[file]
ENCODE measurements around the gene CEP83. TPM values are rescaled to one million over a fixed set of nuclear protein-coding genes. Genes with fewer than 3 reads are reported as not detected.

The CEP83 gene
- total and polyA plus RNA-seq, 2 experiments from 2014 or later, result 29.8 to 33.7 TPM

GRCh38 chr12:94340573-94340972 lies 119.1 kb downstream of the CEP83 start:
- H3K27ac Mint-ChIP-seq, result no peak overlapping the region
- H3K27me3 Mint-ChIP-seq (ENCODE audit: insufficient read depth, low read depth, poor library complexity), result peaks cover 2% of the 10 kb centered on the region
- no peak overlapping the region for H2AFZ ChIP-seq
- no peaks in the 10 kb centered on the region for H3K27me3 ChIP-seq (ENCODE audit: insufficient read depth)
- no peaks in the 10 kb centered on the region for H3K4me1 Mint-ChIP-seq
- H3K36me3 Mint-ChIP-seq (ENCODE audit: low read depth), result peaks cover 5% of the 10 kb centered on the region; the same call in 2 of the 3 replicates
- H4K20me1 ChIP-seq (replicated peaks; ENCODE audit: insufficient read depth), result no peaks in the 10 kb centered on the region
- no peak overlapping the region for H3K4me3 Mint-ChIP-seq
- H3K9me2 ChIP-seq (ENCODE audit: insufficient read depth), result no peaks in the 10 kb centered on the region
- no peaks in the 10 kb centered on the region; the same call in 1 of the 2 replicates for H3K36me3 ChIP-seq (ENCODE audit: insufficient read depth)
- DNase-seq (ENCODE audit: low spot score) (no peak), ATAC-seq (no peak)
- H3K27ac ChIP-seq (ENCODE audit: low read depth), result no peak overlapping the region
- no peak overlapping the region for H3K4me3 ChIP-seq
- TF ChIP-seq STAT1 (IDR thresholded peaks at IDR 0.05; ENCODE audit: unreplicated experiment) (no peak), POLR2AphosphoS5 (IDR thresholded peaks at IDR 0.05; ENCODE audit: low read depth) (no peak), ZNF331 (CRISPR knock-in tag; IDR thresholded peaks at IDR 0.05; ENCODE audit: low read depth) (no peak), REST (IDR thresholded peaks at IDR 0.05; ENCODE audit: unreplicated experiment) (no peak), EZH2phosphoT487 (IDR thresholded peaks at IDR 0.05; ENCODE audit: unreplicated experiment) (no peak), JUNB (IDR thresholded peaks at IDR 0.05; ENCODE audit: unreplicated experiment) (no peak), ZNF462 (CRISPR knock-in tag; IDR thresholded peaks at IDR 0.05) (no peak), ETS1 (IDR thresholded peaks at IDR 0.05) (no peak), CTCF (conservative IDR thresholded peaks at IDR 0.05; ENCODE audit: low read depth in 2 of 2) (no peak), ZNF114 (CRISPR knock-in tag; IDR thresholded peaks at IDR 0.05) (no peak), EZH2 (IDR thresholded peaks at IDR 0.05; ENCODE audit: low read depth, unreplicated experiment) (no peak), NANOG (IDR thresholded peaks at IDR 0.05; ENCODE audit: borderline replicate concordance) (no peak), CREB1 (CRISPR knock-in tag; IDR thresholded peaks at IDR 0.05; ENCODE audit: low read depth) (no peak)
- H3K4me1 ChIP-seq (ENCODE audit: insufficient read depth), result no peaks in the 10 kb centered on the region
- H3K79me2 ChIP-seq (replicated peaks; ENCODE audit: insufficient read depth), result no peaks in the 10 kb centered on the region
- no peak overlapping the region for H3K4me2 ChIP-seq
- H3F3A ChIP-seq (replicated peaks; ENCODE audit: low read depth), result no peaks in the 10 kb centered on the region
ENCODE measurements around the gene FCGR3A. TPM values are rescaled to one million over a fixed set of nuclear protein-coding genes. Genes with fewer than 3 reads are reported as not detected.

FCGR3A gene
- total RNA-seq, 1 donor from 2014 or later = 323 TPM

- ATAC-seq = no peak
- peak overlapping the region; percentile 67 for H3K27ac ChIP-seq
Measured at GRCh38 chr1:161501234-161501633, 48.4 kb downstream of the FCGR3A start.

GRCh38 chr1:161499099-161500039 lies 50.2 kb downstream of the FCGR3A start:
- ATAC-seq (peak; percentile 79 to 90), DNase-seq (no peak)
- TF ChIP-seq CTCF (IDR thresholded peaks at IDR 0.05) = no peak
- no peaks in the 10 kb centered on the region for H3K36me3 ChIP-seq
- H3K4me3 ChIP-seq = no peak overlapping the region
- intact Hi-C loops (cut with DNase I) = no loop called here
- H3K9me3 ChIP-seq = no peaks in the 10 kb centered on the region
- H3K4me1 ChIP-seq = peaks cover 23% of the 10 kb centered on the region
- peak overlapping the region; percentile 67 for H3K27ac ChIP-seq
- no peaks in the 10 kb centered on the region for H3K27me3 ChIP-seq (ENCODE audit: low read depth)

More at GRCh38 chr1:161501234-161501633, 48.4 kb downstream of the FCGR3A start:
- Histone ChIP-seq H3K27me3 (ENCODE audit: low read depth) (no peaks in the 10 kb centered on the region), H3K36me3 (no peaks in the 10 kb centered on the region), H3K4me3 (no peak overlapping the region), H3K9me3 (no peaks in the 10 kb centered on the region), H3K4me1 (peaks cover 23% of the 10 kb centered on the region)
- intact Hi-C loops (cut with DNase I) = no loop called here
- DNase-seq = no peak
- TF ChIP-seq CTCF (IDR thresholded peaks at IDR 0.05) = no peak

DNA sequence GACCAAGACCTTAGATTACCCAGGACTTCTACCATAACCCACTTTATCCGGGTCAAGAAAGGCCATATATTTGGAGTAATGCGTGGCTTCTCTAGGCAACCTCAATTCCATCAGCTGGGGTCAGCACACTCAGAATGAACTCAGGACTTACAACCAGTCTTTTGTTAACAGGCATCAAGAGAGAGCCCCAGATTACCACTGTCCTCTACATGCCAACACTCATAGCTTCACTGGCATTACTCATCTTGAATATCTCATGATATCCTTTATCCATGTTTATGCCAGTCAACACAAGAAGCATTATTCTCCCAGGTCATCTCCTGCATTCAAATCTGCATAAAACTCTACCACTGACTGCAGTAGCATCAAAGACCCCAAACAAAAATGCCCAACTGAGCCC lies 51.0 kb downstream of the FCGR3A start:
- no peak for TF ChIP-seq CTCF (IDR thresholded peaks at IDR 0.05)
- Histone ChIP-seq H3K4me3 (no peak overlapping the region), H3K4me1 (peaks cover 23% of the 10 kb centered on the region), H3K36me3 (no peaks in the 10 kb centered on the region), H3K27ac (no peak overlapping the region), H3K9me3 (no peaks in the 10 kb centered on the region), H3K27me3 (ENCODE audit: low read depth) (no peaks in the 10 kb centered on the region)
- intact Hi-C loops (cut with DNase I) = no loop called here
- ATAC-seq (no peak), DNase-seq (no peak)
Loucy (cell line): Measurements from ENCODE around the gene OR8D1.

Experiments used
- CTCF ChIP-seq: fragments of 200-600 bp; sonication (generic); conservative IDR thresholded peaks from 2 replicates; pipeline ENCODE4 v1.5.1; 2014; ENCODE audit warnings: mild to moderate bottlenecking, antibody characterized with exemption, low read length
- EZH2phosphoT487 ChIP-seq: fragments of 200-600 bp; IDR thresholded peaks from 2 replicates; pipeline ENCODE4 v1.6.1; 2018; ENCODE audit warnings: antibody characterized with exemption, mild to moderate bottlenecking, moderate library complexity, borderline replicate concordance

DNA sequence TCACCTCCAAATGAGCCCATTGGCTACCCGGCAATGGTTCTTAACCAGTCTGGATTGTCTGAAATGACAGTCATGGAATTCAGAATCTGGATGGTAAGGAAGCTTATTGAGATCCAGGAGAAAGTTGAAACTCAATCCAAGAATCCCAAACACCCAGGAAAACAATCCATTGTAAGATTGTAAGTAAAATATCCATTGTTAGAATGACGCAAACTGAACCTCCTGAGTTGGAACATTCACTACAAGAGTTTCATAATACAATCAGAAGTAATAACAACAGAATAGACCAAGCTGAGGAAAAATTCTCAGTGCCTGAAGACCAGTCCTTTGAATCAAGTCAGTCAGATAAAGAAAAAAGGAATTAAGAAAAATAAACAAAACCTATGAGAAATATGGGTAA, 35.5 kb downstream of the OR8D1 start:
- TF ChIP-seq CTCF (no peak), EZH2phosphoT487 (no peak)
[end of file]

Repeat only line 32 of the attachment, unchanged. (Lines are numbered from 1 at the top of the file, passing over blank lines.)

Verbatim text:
- no peaks in the 10 kb centered on the region for H3K36me3 ChIP-seq